(Bloomberg) -- Since the end of World War II, the U.S., Western Europe and Japan have controlled much of the business of loaning money to poor countries to help them build public works and strengthen weak economies. These loans, made through the World Bank, International Monetary Fund and Asian Development Bank, often came with demands for strict economic, ethical and environmental behavior. Now there’s a new player: China. In 2016 it launched the Asian Infrastructure Investment Bank — the first major multilateral development bank in a generation. Initial fears that the bank would be lax about corporate governance have died down, replaced by fears that the real goal of the AIIB is to expand China’s political clout throughout Asia.
With $100 billion in pledged capital, through mid-2018 the Asian Infrastructure Investment Bank had lent more than $5 billion on 28 projects in 13 countries, ranging from a motorway in Pakistan to a gas storage facility in Turkey. Though the U.S. and Japan tried to discourage other nations from joining the AIIB, 87 other countries signed on, thanks to China’s growing global importance and cash-strapped governments’ hunger for financing. The ADB estimates that infrastructure needs in developing Asia and the Pacific will be $1.5 trillion a year through 2030. China has not been picky about the sorts of governments it worked with, causing some to express concerns that the AIIB would not pressure corrupt nations to reform. The bank has gone out of its way to reassure doubters. Jin Liqun, the AIIB’s president, says the goal is to be “ squeaky clean,” with competitive bidding for projects and watchdogs to monitor for corruption. The AIIB has also attracted an international staff of experts and frequently funds projects proposed and co-financed with existing lenders, including the World Bank and Asian Development Bank. And while China has enough of the bank’s voting rights to block decisions that require three-quarters approval, so far it hasn’t used that power.
A summit at Bretton Woods, New Hampshire, in 1944 led to the creation of the IMF and International Bank for Reconstruction and Development, which later became the World Bank, as part of an effort to rebuild Europe after World War II. The World Bank lends to promote economic development; the IMF oversees monetary and exchange-rate policies and provides emergency loans to nations. Europeans have always picked IMF heads as part of an understanding that gives the U.S. control over the top World Bank post. Japan has held the presidency of the Asian Development Bank since it was founded in 1966. Unhappiness with the old order has been stewing for years. An IMF-led bailout during the 1997-1998 Asia financial crisis came with demands that countries raise interest rates and cut their budgets, a combination that led to riots and political upheaval. The U.S. Congress dragged its feet for five years before approving changes the IMF proposed in 2010 to give emerging powers more control over its governance. China, the world’s second-largest economy, wanted more of a say in global financial institutions. It announced the AIIB in 2015, with 57 countries as founding members. Canada’s decision to join the bank in 2017 left the U.S. and Japan as the only Group of Seven holdouts.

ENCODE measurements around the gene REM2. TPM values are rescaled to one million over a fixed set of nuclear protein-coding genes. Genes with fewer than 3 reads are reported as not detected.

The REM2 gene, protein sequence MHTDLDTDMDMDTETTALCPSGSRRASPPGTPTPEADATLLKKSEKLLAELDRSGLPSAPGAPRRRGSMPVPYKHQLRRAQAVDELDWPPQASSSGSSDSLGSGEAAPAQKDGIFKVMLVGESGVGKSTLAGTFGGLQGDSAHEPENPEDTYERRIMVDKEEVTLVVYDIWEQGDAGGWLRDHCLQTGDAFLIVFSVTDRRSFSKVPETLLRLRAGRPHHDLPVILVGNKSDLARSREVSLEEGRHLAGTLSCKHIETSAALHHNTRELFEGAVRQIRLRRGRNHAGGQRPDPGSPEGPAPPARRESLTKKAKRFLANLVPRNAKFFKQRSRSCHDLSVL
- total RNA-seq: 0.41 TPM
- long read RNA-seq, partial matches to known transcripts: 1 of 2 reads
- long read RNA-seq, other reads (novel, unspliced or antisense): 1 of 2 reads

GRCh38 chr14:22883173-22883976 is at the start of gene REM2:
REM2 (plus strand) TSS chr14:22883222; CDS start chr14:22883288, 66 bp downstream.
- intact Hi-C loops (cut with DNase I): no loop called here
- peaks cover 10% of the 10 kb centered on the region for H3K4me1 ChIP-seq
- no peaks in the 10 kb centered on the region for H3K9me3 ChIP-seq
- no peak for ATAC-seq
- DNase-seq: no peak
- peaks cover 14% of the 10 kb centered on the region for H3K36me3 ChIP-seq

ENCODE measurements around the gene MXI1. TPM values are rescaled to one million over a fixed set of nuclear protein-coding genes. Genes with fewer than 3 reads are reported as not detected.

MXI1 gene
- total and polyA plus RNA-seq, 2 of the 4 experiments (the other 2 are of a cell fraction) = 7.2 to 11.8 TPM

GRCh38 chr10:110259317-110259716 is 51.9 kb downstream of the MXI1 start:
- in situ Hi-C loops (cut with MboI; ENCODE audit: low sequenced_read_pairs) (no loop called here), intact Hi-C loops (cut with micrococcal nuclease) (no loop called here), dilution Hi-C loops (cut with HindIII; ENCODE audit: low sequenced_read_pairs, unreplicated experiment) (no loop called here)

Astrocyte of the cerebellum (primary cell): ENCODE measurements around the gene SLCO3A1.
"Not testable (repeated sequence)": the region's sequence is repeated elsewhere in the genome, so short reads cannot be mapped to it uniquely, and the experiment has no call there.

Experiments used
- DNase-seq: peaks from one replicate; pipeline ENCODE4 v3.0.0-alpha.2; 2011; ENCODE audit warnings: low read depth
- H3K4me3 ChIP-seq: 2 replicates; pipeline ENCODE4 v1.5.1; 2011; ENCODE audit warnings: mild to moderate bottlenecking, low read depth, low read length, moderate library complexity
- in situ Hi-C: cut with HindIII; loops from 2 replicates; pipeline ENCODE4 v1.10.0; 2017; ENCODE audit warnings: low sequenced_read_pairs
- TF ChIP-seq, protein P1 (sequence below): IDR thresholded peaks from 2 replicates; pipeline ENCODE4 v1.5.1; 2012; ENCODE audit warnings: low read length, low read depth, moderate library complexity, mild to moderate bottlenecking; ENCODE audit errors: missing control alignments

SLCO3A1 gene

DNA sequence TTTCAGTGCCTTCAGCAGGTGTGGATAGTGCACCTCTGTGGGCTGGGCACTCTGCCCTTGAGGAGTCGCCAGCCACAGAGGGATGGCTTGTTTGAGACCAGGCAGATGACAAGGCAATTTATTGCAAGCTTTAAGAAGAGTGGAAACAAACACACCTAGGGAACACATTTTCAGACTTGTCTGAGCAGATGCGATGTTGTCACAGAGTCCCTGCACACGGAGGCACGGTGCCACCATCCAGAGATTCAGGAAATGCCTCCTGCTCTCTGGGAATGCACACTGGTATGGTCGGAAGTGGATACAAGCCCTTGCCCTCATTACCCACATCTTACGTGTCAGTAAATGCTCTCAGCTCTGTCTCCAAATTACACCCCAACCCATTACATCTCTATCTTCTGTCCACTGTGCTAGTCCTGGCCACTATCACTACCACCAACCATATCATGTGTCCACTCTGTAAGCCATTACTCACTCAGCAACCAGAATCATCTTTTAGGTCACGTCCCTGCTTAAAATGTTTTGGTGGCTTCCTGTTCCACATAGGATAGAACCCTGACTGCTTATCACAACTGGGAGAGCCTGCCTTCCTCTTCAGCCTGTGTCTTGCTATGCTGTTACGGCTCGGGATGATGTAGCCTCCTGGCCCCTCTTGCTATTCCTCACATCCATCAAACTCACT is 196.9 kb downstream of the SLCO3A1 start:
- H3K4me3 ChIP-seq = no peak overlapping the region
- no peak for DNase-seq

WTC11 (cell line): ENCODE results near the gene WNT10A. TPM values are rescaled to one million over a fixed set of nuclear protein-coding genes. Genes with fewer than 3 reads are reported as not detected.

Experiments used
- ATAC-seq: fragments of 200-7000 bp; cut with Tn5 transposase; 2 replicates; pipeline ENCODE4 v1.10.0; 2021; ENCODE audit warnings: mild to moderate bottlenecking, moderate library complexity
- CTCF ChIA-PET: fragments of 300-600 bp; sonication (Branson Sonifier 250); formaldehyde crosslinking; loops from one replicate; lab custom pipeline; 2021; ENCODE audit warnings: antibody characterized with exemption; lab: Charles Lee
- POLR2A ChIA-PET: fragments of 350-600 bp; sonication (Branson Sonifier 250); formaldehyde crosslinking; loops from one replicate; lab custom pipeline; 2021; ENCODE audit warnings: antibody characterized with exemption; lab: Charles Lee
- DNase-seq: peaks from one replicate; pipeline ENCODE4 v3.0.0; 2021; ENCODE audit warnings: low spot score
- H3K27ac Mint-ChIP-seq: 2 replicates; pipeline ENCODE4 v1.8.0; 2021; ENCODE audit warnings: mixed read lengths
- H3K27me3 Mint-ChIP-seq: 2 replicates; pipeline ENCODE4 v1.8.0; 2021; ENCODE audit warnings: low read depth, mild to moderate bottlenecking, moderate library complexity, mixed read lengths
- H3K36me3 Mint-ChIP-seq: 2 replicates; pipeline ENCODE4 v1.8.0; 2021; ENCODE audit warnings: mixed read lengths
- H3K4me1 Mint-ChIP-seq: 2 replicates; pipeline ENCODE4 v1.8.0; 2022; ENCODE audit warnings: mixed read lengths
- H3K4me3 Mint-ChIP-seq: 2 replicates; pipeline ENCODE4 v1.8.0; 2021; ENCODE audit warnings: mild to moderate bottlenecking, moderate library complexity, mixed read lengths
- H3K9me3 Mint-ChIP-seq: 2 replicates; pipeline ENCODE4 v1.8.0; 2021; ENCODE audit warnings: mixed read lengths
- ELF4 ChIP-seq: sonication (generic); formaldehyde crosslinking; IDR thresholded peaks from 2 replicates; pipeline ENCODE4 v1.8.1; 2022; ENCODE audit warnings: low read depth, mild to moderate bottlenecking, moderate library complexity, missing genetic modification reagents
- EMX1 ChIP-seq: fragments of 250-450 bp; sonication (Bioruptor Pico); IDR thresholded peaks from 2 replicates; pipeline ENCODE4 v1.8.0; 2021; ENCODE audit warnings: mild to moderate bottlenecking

China’s government hopes the AIIB will win it more influence among its neighbors. In addition, by backing environmentally friendly projects, the bank could help burnish China’s aspirations to be seen as a defender of the global order and multilateral deals such as the Paris Climate Accord. The U.S. fears that AIIB cash could cause recipients to turn blind eyes to China’s military moves in Asia. And skeptics say that the AIIB’s backing of green projects won’t mitigate China’s own poor domestic record on pollution. Perhaps the biggest problem facing the AIIB is another Chinese initiative launched in 2013: the “Belt and Road Initiative.” This effort to build a global network of ports, highways, railways and pipelines to increase China’s trade is a pet project of President Xi Jinping. Since Belt and Road projects will often come with tough conditions — high interest rates, procurement guarantees for Chinese companies, imported workers — any goodwill the AIIB earns from trying to keep local governments happy and projects corruption-free could be overshadowed. And while AIIB officials have been careful to emphasize that their investments are independent, many of the bank’s transportation and shipping projects complement the BRI’s global network. This has led some to wonder whether the AIIB projects are really just a more politically palatable way for countries, like India, to accept Chinese money for infrastructure projects while still opposing the Belt and Road Initiative.
The Reference Shelf
- The Asian Infrastructure Investment Bank’s website.
- In 2015, the Center for Global Development examined ways the World Bank might have been ready for change.
- A Congressional Research Service report, “IMF Reforms: Issues for Congress.”
- Joseph E. Stiglitz wrote that U.S. opposition to the AIIB is hard to fathom.
- A Bloomberg QuickTake on China’s Belt and Road Initiative.
- For Bloomberg Professional Service subscribers, Markets Magazine’s interview with Jin Liqun, president of the AIIB.
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